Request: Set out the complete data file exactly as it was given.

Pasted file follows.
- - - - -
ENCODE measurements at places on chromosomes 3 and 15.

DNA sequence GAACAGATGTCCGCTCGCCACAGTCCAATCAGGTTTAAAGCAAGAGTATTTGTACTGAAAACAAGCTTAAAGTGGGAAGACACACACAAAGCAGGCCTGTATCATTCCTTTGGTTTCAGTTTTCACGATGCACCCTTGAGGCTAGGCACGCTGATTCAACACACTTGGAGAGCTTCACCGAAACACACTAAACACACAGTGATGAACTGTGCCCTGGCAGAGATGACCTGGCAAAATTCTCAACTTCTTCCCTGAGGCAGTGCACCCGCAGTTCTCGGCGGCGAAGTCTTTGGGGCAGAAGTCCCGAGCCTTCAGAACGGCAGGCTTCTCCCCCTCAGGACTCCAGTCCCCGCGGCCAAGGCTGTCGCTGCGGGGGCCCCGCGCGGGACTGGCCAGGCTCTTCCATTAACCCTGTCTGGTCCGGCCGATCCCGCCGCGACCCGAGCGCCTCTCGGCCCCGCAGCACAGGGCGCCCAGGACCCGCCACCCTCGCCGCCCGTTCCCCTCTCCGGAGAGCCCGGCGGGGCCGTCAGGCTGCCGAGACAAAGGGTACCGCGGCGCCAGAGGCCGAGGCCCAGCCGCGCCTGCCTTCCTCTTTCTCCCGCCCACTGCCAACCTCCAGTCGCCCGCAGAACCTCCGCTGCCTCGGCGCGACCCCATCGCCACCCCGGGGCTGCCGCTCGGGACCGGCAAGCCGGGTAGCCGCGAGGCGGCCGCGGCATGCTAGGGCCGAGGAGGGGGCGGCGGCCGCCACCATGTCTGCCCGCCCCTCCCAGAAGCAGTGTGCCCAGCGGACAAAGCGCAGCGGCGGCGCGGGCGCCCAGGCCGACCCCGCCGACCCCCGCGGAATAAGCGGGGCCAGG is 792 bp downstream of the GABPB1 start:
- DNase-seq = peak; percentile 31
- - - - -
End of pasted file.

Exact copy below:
ENCODE measurements at places on chromosomes 3 and 15.

DNA sequence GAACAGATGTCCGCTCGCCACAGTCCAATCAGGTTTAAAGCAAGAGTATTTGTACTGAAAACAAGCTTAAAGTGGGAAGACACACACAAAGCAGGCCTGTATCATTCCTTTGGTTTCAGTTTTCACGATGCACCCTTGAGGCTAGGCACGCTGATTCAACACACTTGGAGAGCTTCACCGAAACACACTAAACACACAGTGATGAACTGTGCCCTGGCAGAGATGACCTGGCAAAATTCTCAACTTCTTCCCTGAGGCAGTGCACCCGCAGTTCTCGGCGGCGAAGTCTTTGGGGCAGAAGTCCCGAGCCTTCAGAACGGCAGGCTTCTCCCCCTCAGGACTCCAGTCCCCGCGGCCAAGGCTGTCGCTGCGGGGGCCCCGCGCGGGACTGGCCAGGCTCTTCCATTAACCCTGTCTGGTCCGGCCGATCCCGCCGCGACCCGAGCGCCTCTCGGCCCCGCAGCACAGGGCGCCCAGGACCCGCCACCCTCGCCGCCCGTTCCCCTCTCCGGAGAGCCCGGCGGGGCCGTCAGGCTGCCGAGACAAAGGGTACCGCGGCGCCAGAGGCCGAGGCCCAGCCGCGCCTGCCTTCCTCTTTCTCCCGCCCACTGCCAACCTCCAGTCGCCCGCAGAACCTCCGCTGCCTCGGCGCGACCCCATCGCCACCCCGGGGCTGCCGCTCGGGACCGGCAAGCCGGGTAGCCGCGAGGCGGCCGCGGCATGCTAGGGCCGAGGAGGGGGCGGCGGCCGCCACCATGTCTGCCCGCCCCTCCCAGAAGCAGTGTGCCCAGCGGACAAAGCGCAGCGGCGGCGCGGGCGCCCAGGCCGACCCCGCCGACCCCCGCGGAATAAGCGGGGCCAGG is 792 bp downstream of the GABPB1 start:
- DNase-seq = peak; percentile 31